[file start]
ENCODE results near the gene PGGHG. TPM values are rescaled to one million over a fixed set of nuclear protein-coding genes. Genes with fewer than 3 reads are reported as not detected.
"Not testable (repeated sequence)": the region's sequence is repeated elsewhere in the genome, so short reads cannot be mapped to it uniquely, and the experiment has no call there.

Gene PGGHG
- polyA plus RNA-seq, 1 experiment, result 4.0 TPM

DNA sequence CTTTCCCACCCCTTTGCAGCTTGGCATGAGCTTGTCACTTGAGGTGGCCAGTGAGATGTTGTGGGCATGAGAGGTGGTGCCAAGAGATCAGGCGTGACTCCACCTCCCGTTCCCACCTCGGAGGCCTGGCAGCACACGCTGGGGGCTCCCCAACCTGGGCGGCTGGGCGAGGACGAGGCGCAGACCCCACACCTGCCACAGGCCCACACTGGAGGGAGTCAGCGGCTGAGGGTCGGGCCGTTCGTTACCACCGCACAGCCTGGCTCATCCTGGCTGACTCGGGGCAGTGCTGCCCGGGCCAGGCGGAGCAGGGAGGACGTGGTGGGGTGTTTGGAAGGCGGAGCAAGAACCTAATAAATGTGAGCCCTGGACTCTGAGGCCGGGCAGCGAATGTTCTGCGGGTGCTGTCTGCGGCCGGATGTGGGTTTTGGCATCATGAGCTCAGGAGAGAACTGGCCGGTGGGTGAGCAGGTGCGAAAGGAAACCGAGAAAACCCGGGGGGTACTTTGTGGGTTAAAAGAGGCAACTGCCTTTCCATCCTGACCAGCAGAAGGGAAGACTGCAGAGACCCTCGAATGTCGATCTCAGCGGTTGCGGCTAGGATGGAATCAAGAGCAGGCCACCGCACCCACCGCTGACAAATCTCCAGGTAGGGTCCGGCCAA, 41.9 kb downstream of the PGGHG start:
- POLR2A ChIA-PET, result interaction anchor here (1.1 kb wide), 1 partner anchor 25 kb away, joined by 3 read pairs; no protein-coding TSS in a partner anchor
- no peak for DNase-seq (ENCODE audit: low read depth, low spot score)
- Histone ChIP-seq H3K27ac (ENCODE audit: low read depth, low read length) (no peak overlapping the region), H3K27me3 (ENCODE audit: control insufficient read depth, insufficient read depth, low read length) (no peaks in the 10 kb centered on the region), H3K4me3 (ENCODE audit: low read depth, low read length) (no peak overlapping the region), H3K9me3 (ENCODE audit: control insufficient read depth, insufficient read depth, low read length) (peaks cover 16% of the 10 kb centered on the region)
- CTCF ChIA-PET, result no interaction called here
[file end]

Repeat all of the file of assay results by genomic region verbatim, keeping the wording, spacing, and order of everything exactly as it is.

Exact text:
ENCODE results near the gene PGGHG. TPM values are rescaled to one million over a fixed set of nuclear protein-coding genes. Genes with fewer than 3 reads are reported as not detected.
"Not testable (repeated sequence)": the region's sequence is repeated elsewhere in the genome, so short reads cannot be mapped to it uniquely, and the experiment has no call there.

Gene PGGHG
- polyA plus RNA-seq, 1 experiment, result 4.0 TPM

DNA sequence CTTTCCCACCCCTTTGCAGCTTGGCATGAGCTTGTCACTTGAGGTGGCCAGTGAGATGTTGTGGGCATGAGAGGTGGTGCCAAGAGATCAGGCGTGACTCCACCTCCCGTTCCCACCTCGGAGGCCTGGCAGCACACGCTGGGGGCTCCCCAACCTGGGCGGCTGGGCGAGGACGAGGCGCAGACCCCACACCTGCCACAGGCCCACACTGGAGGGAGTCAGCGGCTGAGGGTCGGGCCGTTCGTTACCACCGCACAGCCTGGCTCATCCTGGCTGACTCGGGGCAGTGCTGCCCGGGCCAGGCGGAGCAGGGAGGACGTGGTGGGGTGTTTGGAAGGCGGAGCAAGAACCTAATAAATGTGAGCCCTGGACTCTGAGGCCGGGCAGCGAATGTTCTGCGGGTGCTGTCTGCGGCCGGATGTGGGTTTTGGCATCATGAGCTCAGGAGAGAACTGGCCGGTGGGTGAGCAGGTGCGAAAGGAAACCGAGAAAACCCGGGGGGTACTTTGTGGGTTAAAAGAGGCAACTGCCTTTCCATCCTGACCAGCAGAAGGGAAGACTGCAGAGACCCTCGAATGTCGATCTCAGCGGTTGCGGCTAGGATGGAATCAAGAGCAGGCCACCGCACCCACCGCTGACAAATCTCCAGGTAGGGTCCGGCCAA, 41.9 kb downstream of the PGGHG start:
- POLR2A ChIA-PET, result interaction anchor here (1.1 kb wide), 1 partner anchor 25 kb away, joined by 3 read pairs; no protein-coding TSS in a partner anchor
- no peak for DNase-seq (ENCODE audit: low read depth, low spot score)
- Histone ChIP-seq H3K27ac (ENCODE audit: low read depth, low read length) (no peak overlapping the region), H3K27me3 (ENCODE audit: control insufficient read depth, insufficient read depth, low read length) (no peaks in the 10 kb centered on the region), H3K4me3 (ENCODE audit: low read depth, low read length) (no peak overlapping the region), H3K9me3 (ENCODE audit: control insufficient read depth, insufficient read depth, low read length) (peaks cover 16% of the 10 kb centered on the region)
- CTCF ChIA-PET, result no interaction called here